A clear-cut case for business action on deforestation
Two new studies show that widespread corporate action on deforestation isn't yet taking root. And that's a risk for companies.
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The issue of corporate deforestation is on the rise, taking root in supply chains in a surprising range of sectors. And the risks to companies for inaction are rising, too.
This is hardly a new issue — "Save a tree" and "Plant a tree" having been rallying cries since the earliest days of the modern environmental movement. Nearly every continent has seen swaths of its forests disappear over the past several decades, and converting forests — from cooler boreal regions to warmer tropical ones — to farming, cities and other purposes has been part of human development for centuries, even millennia.
More recently, climate and biodiversity issues have given new life to old concerns. As forests, which serve as massive carbon sinks, are cut, burned or otherwise cleared, they release the carbon dioxide they naturally store. Deforestation and forest degradation are responsible for around 15 percent of all greenhouse gas emissions, according to WWF.
Along the way, we lose the biodiversity forest ecosystems provide, roiling the chain of life that often leads to benefits for humans, such as flood protection, pollination, pest control and new foods and medicines.
Concern over deforestation has led activists to aim their campaigns at companies within commodity supply chains. Their targets include upstream producers and manufacturers of everything from food and beverages, to pulp and paper, to ingredients that are embedded in thousands of products — along with the retailers that sell these products and the banks that finance them.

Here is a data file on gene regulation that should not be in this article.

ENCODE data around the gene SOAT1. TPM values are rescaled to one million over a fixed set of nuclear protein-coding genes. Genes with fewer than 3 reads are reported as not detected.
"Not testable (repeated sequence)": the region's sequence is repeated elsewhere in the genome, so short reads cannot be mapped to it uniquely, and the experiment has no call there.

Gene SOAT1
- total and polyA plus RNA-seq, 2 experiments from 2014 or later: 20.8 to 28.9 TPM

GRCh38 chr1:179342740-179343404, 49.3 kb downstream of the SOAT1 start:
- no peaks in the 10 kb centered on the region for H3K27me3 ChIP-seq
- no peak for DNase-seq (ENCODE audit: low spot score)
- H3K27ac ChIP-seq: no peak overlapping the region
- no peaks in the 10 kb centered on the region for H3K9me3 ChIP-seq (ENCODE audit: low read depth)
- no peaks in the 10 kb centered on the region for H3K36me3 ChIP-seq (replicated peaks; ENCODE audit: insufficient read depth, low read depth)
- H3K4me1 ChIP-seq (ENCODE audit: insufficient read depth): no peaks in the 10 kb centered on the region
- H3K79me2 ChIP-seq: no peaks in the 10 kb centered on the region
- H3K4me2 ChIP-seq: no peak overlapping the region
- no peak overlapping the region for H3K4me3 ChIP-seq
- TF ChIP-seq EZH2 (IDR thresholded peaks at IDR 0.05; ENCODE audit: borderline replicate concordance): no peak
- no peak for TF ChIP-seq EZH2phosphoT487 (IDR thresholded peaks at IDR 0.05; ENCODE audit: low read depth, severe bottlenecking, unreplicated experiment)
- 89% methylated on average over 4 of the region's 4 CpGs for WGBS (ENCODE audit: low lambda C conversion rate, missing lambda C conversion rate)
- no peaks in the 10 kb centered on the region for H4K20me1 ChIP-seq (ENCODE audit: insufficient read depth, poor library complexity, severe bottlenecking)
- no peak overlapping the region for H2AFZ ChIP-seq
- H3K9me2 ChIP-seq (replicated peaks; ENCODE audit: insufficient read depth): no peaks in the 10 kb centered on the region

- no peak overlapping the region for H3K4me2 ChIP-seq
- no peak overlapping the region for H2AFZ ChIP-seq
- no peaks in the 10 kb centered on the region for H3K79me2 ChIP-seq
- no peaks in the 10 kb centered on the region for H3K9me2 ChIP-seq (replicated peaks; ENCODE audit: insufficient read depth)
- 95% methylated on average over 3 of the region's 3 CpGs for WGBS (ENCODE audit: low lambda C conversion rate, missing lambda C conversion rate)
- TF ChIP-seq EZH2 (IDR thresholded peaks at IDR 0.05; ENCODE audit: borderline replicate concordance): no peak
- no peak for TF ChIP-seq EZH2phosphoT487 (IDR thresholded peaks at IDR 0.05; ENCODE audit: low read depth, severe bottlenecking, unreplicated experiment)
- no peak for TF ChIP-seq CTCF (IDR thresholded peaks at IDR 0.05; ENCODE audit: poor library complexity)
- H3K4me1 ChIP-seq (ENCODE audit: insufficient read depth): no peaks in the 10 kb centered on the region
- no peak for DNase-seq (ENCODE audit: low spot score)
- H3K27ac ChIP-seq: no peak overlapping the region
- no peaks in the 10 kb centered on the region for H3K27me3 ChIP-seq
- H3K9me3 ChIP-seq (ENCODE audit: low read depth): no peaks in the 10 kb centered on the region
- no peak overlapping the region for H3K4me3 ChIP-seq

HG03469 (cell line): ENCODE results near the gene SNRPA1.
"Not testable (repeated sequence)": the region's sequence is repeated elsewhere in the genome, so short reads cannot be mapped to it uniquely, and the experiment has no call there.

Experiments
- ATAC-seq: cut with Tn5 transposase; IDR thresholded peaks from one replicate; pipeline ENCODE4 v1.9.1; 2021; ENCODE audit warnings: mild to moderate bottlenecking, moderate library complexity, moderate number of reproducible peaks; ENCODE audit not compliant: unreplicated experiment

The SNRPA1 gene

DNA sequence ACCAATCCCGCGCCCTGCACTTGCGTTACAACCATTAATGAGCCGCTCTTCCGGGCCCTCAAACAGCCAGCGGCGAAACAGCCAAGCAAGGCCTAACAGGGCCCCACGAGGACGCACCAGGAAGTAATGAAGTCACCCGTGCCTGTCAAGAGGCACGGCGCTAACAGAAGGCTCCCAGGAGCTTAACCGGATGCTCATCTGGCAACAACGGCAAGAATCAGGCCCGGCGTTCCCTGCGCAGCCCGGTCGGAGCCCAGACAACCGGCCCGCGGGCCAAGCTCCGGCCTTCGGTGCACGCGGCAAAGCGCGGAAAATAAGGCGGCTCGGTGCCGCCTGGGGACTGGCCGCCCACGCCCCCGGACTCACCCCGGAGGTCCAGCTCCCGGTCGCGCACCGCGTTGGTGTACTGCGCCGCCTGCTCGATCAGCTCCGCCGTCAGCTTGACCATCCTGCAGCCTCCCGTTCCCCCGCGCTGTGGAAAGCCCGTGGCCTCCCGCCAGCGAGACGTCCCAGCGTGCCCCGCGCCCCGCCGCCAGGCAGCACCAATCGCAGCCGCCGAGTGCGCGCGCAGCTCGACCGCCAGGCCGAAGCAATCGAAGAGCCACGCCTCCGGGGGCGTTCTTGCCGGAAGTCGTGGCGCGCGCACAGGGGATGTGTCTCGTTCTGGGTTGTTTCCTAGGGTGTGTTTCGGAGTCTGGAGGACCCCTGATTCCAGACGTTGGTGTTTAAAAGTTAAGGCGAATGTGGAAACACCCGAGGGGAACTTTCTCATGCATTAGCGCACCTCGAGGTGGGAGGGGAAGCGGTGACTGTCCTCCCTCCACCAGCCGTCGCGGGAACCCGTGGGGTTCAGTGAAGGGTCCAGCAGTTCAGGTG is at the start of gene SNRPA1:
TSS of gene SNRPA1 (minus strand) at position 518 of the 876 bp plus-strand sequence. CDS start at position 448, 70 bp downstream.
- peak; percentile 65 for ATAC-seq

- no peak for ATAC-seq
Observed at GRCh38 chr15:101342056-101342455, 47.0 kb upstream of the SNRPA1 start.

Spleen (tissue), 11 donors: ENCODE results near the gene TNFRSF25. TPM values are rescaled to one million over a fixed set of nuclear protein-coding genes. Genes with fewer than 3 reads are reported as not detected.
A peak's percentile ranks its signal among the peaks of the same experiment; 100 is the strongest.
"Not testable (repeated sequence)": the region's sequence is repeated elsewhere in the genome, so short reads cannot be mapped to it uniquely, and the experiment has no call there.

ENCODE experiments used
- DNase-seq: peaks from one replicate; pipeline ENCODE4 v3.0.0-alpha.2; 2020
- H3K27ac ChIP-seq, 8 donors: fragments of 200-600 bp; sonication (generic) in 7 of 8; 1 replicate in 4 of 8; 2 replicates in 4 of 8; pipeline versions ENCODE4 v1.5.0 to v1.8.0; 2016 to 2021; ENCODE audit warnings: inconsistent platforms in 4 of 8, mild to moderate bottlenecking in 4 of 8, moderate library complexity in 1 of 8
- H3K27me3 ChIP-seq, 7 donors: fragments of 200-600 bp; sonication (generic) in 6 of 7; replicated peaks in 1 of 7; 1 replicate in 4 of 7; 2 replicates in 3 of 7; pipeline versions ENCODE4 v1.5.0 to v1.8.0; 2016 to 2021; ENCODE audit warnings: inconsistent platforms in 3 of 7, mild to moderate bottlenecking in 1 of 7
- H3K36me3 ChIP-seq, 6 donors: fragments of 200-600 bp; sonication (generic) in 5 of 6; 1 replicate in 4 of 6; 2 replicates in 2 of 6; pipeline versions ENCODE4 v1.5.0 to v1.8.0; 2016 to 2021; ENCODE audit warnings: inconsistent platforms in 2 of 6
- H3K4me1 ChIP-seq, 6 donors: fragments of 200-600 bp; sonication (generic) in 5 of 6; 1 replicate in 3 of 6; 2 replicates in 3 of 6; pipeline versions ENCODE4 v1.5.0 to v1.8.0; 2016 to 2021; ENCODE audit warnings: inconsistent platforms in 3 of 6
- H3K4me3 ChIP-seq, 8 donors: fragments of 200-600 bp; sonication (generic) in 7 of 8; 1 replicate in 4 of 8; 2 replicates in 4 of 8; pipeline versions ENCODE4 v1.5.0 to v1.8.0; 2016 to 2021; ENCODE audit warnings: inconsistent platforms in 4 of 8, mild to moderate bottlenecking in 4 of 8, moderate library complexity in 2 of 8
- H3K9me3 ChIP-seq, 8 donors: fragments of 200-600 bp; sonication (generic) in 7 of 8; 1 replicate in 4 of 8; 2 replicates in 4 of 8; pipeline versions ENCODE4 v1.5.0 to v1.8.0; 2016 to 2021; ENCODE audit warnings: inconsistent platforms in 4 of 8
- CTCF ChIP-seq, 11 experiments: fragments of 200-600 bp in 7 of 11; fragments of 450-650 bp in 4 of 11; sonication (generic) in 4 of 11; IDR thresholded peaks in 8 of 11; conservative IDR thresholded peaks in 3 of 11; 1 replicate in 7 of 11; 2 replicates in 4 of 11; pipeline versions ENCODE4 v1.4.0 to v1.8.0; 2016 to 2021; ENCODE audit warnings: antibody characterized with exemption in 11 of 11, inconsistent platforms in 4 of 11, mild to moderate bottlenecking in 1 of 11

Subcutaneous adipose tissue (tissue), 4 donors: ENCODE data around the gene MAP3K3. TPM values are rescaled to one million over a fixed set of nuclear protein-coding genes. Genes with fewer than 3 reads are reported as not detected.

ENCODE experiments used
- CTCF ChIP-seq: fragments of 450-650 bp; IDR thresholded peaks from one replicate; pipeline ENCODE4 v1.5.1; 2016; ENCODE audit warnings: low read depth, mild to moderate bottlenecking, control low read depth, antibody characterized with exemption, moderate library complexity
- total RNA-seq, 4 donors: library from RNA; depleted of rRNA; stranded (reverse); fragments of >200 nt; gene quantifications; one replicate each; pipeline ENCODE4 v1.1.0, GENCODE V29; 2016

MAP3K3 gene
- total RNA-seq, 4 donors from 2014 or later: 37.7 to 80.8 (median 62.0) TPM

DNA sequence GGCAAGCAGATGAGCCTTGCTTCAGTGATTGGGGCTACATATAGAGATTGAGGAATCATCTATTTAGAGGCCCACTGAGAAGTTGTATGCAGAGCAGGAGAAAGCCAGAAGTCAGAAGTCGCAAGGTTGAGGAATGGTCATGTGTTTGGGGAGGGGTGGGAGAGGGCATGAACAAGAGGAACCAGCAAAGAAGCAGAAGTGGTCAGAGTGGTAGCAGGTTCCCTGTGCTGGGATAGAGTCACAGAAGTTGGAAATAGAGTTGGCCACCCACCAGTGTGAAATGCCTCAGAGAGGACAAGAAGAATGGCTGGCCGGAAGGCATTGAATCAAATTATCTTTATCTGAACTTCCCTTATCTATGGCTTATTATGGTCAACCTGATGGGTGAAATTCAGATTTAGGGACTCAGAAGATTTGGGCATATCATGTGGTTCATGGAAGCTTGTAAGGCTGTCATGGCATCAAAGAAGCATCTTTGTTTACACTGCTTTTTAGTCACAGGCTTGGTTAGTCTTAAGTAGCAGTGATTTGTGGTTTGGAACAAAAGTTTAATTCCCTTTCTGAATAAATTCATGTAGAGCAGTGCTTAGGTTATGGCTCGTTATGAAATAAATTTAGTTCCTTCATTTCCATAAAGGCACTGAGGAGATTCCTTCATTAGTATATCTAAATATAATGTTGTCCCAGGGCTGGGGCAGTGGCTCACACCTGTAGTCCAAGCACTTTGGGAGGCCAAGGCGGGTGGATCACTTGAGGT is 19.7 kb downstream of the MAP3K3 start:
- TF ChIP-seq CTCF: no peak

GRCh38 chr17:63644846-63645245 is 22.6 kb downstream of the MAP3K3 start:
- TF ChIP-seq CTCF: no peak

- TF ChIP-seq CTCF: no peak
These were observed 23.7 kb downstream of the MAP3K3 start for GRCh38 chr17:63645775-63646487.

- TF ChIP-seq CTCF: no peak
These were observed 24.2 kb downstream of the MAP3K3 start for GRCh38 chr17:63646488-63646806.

But according to two recent studies, when it comes to deforestation risks, companies' efforts simply aren't cutting it.
- New research by Forest Trends found that just 484 of the 865 companies identified with the most forest-risk exposure have committed to sourcing commodities sustainably, and just 72 of those companies — a mere 8 percent — have committed to achieving either "zero deforestation" or "zero net deforestation" for at least one forest-risk commodity.
- A new CDP study, focusing on 306 high-impact companies that reported to the organization in 2018, found that disclosure and transparency on deforestation from the largest brands in the world is poor. Seventy percent failed to report critical forest-related information requested by shareholders or purchasing organizations, and more than 350 companies consistently failed to report over the last three years. It concluded: "Despite global commitments and mounting public pressure, companies are still unaware of deforestation risk."
CDP found that companies that disclosed to either shareholders or purchasing organizations did so on one or more of four critical forest risk commodities: cattle; soy; palm oil; or timber and derivative products. Its survey included 104 companies within the food, beverage and agriculture sectors; 89 of the world’s largest manufacturers; and more than 65 companies participating in the retail, services and materials sectors.